In February of 1987 the Society of Petroleum Engineers, SPE, approved its ‘Definitions for Oil and Gas Reserves' and, during the same year, the 'Classification and Nomenclature Systems for Petroleum and Petroleum Reserves’ of the World Petroleum Congress (WPC) was approved at the 12th WPC. Both, the SPE and WPC's Reserves Definitions were the result of extensive research throughout all sectors of the Oil Industry in most of the oil producing countries.
Even though there was no coordination or discussion between the two groups responsible for these efforts, the concepts and definitions in the two documents are very similar. Since then discussions have continued to be held throughout the world, with the participation of different sectors of the Oil Industry, on some of the concepts included in the SPE Definitions.
Venezuela has actively participated in both of these efforts and continues to contribute with permanent representatives in the working groups. Internally these concepts have been used extensively when estimating Venezuelan reserves and in the revisions that took place in 1987, it justified the addition of approximately 25 o00 MMB to the country's proved oil reserves.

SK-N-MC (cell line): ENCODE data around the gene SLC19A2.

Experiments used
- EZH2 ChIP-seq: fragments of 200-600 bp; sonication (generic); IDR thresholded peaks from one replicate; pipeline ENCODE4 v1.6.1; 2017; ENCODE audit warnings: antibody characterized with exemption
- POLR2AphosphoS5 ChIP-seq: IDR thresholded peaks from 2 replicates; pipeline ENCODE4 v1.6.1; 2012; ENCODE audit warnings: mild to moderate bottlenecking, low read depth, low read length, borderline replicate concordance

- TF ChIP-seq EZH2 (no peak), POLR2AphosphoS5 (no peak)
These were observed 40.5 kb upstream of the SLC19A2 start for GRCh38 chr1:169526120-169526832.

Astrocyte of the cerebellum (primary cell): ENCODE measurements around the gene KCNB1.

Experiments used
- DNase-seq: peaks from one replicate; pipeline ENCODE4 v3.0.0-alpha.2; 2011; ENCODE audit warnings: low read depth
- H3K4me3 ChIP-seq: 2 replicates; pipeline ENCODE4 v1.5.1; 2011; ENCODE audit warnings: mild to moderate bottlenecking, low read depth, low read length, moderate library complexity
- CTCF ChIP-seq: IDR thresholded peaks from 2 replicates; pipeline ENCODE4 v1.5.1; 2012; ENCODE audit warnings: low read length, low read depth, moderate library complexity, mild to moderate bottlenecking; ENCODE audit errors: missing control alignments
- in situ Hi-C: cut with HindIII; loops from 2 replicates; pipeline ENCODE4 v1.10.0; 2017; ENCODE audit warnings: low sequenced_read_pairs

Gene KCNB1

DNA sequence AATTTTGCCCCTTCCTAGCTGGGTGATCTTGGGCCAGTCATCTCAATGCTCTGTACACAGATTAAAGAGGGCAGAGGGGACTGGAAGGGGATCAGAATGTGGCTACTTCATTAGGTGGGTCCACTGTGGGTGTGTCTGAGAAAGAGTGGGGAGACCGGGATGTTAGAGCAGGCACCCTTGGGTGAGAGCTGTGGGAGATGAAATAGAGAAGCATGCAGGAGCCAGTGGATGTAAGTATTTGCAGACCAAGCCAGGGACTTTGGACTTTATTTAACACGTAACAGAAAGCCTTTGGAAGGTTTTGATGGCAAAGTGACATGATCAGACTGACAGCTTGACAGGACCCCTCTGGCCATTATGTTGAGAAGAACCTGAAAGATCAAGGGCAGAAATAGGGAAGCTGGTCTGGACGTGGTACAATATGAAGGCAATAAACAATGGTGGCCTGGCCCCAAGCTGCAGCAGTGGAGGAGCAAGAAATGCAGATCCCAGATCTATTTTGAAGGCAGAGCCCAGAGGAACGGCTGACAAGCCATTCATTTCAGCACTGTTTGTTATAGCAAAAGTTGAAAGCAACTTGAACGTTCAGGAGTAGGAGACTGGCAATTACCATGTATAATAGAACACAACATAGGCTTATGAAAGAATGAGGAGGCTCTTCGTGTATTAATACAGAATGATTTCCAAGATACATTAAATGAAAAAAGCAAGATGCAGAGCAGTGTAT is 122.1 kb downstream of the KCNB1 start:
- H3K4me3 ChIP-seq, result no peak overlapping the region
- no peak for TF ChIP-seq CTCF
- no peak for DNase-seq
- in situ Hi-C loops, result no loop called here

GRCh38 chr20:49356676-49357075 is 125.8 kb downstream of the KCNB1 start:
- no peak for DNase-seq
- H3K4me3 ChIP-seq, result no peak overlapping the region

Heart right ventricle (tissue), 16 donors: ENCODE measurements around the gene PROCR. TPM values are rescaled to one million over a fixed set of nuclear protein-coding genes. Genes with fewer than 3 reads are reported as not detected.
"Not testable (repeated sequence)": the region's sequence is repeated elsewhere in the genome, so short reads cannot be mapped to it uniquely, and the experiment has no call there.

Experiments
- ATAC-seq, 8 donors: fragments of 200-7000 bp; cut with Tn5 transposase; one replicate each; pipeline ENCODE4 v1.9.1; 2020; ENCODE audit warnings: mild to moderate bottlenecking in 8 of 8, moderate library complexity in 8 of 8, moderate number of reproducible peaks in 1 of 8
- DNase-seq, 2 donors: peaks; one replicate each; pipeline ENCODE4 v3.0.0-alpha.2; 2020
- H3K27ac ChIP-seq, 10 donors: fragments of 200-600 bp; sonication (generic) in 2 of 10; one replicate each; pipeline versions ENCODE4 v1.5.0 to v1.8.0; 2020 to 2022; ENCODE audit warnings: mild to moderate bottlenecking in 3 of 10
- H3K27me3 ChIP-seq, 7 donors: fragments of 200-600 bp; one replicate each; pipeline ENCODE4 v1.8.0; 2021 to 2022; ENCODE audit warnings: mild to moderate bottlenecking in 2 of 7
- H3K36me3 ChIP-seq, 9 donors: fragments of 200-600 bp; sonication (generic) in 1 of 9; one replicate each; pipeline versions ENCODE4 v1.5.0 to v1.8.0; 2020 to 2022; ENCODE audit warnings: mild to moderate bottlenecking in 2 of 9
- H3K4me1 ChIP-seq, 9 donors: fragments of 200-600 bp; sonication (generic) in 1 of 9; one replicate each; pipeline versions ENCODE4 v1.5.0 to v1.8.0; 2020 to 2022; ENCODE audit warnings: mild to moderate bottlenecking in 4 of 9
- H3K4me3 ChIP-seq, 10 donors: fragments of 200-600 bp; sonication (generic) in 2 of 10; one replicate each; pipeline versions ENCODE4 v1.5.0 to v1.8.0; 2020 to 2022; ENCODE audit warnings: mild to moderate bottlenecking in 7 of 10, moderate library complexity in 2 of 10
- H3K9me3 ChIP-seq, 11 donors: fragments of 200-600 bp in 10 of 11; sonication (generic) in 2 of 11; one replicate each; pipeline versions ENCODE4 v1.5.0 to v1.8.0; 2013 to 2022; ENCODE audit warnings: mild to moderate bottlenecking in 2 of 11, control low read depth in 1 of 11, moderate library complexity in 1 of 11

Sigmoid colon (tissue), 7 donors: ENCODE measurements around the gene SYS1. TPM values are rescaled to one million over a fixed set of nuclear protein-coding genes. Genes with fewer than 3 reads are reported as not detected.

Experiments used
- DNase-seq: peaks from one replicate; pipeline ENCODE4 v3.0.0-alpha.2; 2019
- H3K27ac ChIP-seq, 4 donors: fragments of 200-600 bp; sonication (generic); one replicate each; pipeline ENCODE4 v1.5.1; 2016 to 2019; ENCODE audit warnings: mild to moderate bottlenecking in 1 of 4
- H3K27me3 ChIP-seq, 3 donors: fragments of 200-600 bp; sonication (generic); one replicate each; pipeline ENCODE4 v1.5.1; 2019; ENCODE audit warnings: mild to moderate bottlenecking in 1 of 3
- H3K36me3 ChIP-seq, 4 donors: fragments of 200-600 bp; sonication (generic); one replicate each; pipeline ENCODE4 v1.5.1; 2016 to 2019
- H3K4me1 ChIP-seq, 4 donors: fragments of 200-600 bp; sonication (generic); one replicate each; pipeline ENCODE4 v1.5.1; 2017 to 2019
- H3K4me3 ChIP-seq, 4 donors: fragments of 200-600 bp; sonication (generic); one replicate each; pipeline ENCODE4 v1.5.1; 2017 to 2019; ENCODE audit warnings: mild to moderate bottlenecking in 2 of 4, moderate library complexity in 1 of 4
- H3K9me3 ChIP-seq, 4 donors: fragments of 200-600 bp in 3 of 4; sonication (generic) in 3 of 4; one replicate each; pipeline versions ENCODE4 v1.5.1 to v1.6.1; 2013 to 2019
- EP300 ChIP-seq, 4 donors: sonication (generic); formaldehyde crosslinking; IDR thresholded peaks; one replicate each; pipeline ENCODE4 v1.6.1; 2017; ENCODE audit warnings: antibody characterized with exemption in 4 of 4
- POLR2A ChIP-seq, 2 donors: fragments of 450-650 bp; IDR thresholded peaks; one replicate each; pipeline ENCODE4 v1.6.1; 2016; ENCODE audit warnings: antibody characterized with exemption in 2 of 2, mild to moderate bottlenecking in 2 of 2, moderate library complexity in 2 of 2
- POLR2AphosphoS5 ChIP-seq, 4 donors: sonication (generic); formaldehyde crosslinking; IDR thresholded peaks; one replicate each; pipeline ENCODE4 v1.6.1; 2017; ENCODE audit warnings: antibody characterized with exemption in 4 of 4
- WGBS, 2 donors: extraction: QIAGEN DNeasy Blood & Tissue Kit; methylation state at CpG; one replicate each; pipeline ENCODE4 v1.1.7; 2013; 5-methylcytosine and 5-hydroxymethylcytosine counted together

This paper discusses the concepts included in these documents and attempts to evaluate the relative merits of the arguments for and against the Definitions. Also discussed, as an example of the utility of these definitions, is the use that Venezuela has made of these concepts.
Oil and gas reserve definitions have always been a controversial subject. The origin of such controversy is multiple. On one side most engineers and geologists have been involved in reserves estimation and assessment, for short or long periods, at any one time of their careers. Thus, most of them, by now managers, company or government officers have some personal experience with the subject and usually hold strong opinions on the matter.
Furthermore, hydrocarbon reserves are a very important asset for countries and corporations the world over. Therefore, there is the natural tendency to accept or reject the definitions that are perceived as beneficial or detrimental to a particular position.
A standard set of definitions is even more important when it is considered that the greatest majority of the known oil and gas resources of the world are Stateowned, and government regulations set the standards and procedures for reserves estimations. Moreover, reserve figures are not only the product of technical and economical calculations; strategic and political values are implicitly assigned to these figures. At times all factors together make the def